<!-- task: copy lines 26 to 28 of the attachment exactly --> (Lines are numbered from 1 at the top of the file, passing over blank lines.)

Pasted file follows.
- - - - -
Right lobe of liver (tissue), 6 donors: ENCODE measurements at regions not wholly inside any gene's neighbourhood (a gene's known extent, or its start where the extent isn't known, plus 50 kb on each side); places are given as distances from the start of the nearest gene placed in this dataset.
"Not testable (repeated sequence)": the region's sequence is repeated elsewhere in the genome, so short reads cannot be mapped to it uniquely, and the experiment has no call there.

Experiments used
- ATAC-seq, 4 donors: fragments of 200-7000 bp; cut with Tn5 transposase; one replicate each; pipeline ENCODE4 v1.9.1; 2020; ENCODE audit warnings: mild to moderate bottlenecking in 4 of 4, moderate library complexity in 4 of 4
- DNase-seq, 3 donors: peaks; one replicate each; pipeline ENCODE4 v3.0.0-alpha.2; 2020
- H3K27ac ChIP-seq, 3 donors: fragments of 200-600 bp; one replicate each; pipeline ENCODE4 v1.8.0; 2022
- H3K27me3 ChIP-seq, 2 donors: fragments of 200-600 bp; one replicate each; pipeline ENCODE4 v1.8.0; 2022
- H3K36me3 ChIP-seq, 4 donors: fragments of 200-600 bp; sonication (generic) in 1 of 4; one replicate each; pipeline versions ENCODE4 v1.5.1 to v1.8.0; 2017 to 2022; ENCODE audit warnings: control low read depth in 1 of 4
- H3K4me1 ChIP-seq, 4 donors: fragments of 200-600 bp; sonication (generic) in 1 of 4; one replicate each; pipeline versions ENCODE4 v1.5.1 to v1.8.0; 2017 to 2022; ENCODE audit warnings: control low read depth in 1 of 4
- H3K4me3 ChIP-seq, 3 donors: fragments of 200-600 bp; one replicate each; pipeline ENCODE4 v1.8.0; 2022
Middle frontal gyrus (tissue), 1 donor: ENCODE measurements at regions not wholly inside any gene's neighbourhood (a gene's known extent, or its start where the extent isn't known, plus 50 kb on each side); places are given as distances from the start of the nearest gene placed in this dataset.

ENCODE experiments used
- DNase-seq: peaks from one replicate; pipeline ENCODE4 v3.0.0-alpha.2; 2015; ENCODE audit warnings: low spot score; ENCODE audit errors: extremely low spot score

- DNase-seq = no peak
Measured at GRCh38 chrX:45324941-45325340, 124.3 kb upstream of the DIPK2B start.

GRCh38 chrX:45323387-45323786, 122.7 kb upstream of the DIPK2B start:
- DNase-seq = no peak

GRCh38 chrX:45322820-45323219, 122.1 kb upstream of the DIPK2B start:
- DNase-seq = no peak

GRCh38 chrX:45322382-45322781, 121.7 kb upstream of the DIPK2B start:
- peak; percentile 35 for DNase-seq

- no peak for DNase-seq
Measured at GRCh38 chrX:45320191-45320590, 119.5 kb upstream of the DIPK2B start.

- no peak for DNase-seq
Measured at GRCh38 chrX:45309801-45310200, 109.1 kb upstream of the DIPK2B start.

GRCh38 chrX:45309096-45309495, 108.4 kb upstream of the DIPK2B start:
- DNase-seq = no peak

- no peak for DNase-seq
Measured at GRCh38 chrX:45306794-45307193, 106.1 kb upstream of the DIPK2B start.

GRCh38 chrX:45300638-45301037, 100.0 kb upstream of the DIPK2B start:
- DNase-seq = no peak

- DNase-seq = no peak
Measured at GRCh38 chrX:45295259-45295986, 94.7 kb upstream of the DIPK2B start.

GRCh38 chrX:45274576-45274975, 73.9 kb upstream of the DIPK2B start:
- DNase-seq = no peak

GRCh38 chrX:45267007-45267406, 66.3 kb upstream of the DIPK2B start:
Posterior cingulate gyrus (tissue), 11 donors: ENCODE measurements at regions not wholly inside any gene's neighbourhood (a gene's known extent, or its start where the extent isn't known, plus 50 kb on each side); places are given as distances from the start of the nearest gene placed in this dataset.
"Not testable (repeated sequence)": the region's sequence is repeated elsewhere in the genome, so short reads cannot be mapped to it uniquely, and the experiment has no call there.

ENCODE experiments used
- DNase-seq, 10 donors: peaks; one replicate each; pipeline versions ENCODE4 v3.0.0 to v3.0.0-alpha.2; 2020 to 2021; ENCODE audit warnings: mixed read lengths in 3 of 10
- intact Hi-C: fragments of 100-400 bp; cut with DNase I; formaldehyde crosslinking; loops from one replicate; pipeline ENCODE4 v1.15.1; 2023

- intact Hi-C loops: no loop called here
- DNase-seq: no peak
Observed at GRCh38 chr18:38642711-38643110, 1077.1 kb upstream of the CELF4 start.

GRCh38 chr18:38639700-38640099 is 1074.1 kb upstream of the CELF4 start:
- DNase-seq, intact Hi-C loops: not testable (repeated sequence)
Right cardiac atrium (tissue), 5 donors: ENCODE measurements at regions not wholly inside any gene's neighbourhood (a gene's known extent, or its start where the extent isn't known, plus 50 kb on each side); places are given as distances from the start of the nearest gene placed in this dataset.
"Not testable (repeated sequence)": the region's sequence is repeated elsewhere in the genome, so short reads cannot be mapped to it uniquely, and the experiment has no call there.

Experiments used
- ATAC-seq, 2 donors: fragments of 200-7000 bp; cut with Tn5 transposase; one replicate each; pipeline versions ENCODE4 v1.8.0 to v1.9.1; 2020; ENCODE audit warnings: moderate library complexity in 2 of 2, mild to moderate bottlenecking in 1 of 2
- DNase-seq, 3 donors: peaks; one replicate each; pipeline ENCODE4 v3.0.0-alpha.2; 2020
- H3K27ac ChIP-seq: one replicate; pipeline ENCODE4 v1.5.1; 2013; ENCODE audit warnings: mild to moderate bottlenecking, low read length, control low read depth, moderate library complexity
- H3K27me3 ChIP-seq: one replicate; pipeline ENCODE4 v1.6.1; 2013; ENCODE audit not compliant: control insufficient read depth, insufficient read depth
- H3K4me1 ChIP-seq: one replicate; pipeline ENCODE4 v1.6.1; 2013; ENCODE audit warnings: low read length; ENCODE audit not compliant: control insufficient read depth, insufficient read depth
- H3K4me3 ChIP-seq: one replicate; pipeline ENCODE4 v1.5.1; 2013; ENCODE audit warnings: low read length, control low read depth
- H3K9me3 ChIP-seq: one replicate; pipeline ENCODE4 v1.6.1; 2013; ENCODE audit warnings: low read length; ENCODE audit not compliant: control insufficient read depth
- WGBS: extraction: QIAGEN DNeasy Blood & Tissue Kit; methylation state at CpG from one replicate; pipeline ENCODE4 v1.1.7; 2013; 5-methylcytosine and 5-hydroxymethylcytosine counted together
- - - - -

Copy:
GRCh38 chrX:45309096-45309495, 108.4 kb upstream of the DIPK2B start:
- DNase-seq = no peak

- no peak for DNase-seq